The hints of Gibson’s concerns that occasionally burble up through the unrelenting blood and beatings are troubling, too. Perhaps the most interesting example is the story of the two criminals crucified at the same time as Jesus. In the Gospel of Luke, one of these men is described as insulting Jesus, mocking him, while the other defends him and chastises the other criminal for failing to recognize Jesus’ holy aura. Jesus tells the latter criminal that, because of this redemption, he will ascend to Heaven upon his death. This is, from a Christian perspective, a very important story, a powerful demonstration of the concept of forgiveness, the idea that even a lifetime of crime and sin can be redeemed by a moment of decency and faith. Gibson includes this scene, as does Scorsese, but Gibson puts his own twist on it by following it up with a shot where a crow lands atop the cross of the “bad” criminal and pecks at his eyes and face. It’s a very harrowing image that, as far as I know, doesn’t come from any scriptural source. In fact, it seems to be the dark flipside of the story’s message of forgiveness, suggesting that what Gibson takes away from this episode is not a positive “do good and you’ll be rewarded with eternity,” but a negative “don’t do good and you’ll be tormented.” Moreover, Gibson seemingly couldn’t resist inflicting his own cinematic punishment on the criminal who failed to repent; the insert with the crow has a tone of vengeful bloodlust that runs absolutely counter to the themes of forgiveness and redemption that are so central to the New Testament. It’s suggestive of Gibson’s very cynical perspective on this material, an exclusionist approach to religion that’s most reminiscent of those vile Jack Chick comic pamphlets where non-believers are subjected to eternal punishment for failing to make the “right” choices about religion.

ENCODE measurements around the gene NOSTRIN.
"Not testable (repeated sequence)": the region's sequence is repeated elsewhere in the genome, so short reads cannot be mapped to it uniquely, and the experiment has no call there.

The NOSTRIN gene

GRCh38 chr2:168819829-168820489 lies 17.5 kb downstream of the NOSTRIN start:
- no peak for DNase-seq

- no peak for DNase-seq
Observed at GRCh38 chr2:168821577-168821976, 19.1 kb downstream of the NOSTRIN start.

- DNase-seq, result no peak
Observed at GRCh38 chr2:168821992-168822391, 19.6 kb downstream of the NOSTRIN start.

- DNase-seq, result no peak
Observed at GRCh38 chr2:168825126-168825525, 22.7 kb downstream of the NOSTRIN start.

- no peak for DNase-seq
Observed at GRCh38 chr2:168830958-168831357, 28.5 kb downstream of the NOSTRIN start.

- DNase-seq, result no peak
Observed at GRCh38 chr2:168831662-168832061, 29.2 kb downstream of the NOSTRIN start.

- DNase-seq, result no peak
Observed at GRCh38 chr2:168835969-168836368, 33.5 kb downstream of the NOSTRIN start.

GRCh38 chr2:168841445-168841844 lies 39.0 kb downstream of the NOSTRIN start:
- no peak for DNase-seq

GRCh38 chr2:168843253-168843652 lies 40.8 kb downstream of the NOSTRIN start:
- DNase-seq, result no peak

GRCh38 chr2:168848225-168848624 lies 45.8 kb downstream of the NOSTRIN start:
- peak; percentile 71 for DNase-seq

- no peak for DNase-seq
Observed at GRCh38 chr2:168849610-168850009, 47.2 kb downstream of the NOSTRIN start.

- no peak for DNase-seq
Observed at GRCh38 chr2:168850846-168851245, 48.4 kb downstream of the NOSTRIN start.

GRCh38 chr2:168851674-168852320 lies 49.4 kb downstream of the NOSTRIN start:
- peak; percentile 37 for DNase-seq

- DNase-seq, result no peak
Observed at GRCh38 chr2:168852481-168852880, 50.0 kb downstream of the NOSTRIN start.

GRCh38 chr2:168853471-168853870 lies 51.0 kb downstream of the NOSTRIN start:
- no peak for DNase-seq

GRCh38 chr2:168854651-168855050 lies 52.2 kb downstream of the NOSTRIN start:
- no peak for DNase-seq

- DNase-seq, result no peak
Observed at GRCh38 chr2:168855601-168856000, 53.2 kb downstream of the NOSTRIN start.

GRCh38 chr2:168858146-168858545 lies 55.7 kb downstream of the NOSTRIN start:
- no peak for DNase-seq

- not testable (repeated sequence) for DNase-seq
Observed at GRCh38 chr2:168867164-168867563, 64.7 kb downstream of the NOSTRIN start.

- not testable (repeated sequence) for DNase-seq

That, to me, says it all about the difference between these two films. While Scorsese is inviting everyone in, suggesting that everyone, Jesus included, wrestles with (or perhaps should wrestle with) questions about spirituality and faith, Gibson is positing a Jesus who’s less about “love thy neighbor” than “you’re with me or you’re against me.” Scorsese’s film adds to the discussion, suggests ideas to consider. The Passion, in contrast, if anything tries to shut down such conversation, to replace it with unquestioning acceptance and a crow ready to pluck out the eyes of those who dissent.